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The power and challenges of decision management packages


David Greer had a cutely named post this week – The Engine That Can. David and I had a nice chat about eOptimize a few days ago and I thought I would respond to his post with some thoughts of my own. eOptimize’s product is unlike those often described as decision management applications – it is not a risk management or marketing application (which take up most of the space) nor is it a platform designed to build those kinds of applications. It also does not use predictive analytics, in the sense of executable models, but constraint-based optimization. That said, it does have some of the classic power of a decision management application and some of the challenges:

  • It adds on to existing infrastructure, and processes, rather than requiring rip-and-replace.
  • It is complex on the inside but relatively simple on the outside (the embedded intelligence is hidden behind a business-friendly exterior).
  • While it uses the same core algorithms for every customer, the ability of those customers to specify their own rules and provide their own data means its behavior is customized in a very real way to each.
  • It is designed with change in mind, being easy to alter and evolve.
  • It does not attempt to handle 100% of decisions automatically but to handle a very large percentage automatically while supporting the people who must make the remainder.
  • While it’s initial ROI often comes from cost savings (reduced headcount), its long term value comes from better scheduling decisions with less waste and less padding.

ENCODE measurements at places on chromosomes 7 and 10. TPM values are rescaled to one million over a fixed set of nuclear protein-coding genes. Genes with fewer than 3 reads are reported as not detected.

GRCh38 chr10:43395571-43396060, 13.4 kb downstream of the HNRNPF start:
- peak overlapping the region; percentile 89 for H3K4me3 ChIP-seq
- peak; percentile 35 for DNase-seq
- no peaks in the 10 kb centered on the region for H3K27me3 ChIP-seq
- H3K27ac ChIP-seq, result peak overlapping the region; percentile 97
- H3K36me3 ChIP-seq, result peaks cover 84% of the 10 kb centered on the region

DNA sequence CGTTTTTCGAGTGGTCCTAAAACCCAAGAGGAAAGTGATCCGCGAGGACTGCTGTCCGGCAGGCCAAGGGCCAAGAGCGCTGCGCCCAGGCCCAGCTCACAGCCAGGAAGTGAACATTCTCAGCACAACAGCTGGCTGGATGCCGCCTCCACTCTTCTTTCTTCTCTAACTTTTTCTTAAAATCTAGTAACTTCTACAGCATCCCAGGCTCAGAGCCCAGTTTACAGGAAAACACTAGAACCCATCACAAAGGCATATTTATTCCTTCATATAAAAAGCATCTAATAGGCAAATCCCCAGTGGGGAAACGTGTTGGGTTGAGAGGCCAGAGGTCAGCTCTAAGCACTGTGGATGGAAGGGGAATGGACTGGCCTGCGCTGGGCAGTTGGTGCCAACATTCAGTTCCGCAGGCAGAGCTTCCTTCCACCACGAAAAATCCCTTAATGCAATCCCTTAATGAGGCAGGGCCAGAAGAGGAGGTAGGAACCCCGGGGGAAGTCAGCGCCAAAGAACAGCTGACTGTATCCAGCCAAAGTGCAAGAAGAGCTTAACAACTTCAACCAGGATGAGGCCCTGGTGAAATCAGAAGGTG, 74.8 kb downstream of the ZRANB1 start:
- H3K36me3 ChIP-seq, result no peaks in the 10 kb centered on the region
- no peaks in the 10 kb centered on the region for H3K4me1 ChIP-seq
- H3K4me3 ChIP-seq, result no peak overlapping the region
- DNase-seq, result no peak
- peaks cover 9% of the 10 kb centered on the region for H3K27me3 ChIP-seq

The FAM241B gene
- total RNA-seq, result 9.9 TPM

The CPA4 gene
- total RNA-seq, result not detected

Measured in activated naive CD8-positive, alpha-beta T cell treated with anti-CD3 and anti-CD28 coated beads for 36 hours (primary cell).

• It often “replaces” fairly expensive, knowledgeable and well-trained staff (because the decision it automates is a complex one) but these staff are typically redeployed to improve customer service or overall effectiveness of operations once they can be spared from the drudgery of ordinary decisions.
  • It can take a while for the users of the application to trust its decisions, though they are typically much better.
  • It enables much more what-if planning by empowering staff to quickly get decisions to a wide variety of possible scenarios.
  • It can be hard to show the value of the application because it delivers all its results through other applications and use data provided by others – it is not a system of record.
  • Once people “get it”, though, they REALLY get it.

There’s a growing number of these decision management packages out there – I like to think of these as the after-market turbo-chargers for traditional enterprise applications. eOptimize is, in that respect, a classic of the genre.